‘A president for all Americans’: Joe Biden wins Pennsylvania and the presidency, ousting Trump after bitter White House battle
Joe Biden, finally triumphant after a contentious campaign across a deeply divided nation, was elected Saturday as the nation’s 46th president after a frantic finish that left the vanquished Donald Trump as a White House one-termer.
Biden learned he was headed to 1600 Pennsylvania Ave. at home as Trump was out playing golf, a fitting finish to a bitterly-fought race that capped the new commander-in-chief’s five-decade political career dating to his days as a Delaware city councilman. Trump offered no congratulations to the victor, instead leveling more baseless charges that he was cheated — and vowing to unleash a legal war next week.
Word that Biden cracked the magic mark of 270 electoral votes to win the presidency came Saturday morning, the last act in a heart-pounding, roller-coaster race that continued for four days after the polls closed Tuesday. The nation watched intently as votes were counted from coast to coast, with Biden picking up momentum and finally overcoming an early Trump lead.
Biden, a native of blue-collar Scranton, Pa., was put over the top by voters in his home state of Pennsylvania.
“America, I’m honored that you have chosen me to lead our great country,” said Biden after his victory. “The work ahead of us will be hard, but I promise you this: I will be a President for all Americans — whether you voted for me or not. I will keep the faith that you have placed in me.”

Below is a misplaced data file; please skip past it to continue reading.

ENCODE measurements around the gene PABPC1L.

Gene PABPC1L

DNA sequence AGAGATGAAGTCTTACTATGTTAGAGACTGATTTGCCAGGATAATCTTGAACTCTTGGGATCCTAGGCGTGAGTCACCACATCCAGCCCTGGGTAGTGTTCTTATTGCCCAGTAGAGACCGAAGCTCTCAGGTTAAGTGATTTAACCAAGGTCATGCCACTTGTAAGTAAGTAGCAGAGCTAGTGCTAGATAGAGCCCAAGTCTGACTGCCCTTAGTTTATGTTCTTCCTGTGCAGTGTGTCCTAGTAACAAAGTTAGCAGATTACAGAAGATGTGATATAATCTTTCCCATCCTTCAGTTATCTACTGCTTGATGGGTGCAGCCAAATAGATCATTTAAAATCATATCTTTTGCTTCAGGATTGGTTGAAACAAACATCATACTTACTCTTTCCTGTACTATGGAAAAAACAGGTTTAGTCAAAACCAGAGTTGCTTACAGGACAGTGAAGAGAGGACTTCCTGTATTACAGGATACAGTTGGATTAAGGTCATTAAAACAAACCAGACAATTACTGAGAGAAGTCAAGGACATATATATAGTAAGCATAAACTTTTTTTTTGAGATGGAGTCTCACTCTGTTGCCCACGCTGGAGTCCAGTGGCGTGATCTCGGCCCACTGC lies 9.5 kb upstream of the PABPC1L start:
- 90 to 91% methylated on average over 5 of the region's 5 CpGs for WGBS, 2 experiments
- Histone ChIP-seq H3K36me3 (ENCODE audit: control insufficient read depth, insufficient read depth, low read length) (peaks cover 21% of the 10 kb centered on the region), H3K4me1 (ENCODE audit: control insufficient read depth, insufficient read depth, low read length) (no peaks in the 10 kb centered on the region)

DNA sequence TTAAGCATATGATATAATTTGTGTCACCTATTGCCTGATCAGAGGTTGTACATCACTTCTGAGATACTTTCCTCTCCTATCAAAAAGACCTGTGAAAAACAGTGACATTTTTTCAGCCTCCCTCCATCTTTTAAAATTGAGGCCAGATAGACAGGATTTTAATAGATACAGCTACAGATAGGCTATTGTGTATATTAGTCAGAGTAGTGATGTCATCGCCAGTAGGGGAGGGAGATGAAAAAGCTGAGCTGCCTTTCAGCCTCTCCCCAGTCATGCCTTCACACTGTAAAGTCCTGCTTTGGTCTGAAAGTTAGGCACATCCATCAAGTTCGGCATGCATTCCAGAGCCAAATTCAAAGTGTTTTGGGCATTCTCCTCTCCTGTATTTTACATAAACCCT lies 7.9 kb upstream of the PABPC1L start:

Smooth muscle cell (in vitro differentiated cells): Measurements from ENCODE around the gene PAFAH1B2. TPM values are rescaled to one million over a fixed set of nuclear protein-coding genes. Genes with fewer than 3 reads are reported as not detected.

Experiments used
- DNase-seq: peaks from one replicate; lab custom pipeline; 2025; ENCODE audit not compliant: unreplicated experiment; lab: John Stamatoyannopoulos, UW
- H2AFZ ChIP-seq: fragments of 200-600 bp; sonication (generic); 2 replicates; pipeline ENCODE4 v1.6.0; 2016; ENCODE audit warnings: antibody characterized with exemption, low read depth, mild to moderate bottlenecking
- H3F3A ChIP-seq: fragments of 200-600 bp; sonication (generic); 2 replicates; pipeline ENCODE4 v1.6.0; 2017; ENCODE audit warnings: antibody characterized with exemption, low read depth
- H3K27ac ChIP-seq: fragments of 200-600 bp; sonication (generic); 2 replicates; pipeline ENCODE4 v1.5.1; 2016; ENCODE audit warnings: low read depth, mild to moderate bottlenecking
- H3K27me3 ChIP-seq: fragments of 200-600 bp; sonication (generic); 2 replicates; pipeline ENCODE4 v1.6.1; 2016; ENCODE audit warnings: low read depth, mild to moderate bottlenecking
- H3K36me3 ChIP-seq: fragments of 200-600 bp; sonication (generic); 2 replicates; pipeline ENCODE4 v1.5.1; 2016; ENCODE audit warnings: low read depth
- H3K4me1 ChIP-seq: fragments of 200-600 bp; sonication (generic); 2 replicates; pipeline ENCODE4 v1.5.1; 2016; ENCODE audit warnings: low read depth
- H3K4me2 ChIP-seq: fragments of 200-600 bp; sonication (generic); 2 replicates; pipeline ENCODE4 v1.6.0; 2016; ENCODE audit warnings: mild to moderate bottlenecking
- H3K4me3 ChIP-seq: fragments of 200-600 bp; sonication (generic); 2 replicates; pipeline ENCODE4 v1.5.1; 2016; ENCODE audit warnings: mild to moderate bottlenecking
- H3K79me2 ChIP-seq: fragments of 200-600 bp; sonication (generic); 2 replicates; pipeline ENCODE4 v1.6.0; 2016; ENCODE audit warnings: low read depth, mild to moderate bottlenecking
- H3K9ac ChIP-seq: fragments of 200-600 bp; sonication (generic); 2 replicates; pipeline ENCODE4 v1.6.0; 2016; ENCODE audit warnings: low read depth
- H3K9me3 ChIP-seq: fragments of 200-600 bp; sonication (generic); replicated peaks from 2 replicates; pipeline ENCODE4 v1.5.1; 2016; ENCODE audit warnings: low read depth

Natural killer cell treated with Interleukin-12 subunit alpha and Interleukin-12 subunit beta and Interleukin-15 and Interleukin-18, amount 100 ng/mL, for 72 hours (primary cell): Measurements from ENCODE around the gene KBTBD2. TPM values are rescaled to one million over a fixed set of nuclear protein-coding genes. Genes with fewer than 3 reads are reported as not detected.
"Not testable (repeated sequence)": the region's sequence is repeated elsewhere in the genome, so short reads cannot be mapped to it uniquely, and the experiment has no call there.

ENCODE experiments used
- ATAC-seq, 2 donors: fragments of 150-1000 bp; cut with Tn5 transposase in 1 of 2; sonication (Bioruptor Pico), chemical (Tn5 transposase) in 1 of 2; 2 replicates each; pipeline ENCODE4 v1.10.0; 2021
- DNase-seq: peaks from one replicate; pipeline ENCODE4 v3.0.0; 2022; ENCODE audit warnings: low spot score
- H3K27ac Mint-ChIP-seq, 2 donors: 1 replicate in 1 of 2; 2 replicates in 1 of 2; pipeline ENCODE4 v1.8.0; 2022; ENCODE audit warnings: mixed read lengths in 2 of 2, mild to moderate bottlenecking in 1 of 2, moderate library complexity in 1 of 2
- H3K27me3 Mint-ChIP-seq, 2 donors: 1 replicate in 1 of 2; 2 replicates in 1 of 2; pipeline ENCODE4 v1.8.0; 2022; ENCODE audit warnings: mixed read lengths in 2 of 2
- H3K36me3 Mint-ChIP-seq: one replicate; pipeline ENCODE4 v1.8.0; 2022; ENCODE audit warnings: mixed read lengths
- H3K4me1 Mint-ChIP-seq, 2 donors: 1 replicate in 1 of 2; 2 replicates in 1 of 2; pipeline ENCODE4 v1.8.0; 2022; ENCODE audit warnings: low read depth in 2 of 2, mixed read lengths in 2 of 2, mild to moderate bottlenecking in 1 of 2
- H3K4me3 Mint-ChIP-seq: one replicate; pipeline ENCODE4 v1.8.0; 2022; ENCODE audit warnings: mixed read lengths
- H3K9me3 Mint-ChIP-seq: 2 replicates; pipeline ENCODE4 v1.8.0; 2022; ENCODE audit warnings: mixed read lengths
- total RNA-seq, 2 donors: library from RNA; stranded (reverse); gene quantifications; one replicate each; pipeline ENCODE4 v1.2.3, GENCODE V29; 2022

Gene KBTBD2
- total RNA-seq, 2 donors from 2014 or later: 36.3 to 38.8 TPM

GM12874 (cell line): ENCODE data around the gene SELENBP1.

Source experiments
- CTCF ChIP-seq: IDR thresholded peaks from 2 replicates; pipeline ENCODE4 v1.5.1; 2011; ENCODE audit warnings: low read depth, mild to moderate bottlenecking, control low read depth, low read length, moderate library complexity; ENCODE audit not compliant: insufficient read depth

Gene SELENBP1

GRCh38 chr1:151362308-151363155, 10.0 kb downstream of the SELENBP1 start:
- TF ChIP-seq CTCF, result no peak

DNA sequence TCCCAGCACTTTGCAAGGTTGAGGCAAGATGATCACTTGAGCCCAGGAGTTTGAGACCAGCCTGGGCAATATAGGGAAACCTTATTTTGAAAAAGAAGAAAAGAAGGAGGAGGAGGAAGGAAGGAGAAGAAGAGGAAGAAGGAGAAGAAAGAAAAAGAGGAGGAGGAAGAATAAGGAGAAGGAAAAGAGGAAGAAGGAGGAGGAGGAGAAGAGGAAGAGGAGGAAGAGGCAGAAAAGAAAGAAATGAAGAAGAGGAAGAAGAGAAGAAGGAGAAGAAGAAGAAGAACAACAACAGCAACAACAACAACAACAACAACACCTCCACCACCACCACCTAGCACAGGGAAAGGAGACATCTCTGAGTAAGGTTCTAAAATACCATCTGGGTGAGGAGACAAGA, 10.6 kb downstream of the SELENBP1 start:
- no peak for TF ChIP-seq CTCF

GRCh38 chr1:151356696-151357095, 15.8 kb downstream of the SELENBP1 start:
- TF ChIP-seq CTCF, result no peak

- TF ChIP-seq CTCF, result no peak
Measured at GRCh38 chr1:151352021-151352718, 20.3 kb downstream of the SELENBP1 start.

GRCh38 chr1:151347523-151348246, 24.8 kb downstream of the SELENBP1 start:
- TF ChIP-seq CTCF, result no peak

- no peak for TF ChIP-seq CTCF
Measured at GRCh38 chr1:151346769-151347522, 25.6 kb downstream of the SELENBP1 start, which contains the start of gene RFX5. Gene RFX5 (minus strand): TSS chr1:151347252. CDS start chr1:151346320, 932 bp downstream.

Biden, after collecting an all-time U.S. presidential race high of nearly 75 million votes, spent Saturday morning with family and advisers at home in Wilmington, Del., in advance of a speech to the nation.
His running mate Kamala Harris will become the first woman and the first Black and South Asian to serve as vice president with the winning ticket’s inauguration on Jan. 20, 2021. The Democratic duo’s victory set off impromptu street celebrations in Chicago, Philadelphia, Los Angeles, New York, Chicago and outside the White House in Washington, D.C.
In the year when COVID-19 killed 237,000 Americans and infected nearly 10 million more — including Trump, his wife and their son — the president’s hopes were scuttled by the millions of pandemic mail-in votes as the overall voter turnout hit a record high of more than 145 million ballots.
As the count dragged on, Biden seized late leads from the president in several battleground states, including Pennsylvania and Georgia, as the massive mail votes backing the Democratic challenger were painstakingly totaled from coast to coast.
The president, despite the undeniable national numbers bearing witness to his defeat, immediately issued a statement insisting the race was “far from over” after becoming just the 10th sitting president to lose his re-election bid.
“Beginning Monday, our campaign will start prosecuting our case in court to ensure election law are fully upheld and the rightful winner is seated,” said Trump, who has still yet to offer a single valid example of widespread voter fraud. “The American People are entitled to an honest election: that means counting all legal ballots, and not counting any illegal ballots.
“So what is Biden hiding? I will not rest until the American people have the honest vote count they deserve.”
Trump, just prior to Biden’s victory, offered a last-gasp tweet about his failed campaign: “I WON THIS ELECTION, BY A LOT!”
Deputy White House Press Secretary Judd Deere, asked if the president intended to call and congratulate Biden, said there were “no scheduling updates at this time” for the rest of Trump’s day.